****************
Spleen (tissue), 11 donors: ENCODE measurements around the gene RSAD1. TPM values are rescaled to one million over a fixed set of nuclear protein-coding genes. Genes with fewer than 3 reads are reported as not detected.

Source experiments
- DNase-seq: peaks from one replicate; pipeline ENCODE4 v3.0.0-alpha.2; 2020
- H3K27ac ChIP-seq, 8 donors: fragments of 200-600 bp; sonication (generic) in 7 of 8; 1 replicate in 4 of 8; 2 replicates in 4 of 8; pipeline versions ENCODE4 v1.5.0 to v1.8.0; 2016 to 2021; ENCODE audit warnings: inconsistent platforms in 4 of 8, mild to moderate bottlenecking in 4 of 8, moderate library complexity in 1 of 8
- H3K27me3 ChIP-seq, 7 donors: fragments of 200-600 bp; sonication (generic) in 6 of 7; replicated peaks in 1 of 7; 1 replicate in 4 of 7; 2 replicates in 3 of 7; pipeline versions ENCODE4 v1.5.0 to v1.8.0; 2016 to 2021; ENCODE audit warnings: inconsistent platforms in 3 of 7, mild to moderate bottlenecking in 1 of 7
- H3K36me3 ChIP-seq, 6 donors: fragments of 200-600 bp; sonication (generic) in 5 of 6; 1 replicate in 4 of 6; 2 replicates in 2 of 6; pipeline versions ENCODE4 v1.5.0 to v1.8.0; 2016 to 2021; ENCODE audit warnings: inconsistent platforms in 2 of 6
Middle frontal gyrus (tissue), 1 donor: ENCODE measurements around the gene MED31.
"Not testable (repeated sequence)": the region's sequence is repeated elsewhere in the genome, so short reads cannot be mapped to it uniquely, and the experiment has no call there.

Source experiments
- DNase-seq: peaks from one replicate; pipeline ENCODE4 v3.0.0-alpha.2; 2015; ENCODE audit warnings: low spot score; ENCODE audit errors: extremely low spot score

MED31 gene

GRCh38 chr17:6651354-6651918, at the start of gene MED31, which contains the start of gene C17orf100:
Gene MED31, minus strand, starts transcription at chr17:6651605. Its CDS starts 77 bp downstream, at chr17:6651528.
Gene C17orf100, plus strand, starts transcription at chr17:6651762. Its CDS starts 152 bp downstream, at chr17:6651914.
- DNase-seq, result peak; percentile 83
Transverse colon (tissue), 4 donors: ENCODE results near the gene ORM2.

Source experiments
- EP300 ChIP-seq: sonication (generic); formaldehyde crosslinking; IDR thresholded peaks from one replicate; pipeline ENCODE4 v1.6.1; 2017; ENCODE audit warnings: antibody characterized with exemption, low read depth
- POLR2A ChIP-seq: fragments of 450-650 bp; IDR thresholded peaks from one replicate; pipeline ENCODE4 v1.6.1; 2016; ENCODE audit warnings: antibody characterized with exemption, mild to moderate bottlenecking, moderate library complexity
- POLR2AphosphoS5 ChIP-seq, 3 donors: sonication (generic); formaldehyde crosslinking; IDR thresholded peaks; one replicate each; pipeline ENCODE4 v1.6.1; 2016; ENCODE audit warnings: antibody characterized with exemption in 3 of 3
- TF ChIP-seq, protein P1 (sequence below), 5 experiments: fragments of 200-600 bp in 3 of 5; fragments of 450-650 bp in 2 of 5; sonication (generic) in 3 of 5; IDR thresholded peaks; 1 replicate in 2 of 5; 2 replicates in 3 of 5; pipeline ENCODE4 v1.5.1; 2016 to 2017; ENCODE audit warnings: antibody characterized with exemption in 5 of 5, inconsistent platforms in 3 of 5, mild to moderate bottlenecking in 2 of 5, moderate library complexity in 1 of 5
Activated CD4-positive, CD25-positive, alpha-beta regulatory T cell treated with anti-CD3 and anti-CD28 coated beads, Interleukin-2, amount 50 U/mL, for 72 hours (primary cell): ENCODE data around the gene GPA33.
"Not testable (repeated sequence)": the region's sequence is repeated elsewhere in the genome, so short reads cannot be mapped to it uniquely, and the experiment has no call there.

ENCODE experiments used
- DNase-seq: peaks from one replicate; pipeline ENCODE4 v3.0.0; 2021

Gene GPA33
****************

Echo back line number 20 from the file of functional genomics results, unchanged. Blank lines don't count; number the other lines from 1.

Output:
- POLR2AphosphoS5 ChIP-seq, 3 donors: sonication (generic); formaldehyde crosslinking; IDR thresholded peaks; one replicate each; pipeline ENCODE4 v1.6.1; 2016; ENCODE audit warnings: antibody characterized with exemption in 3 of 3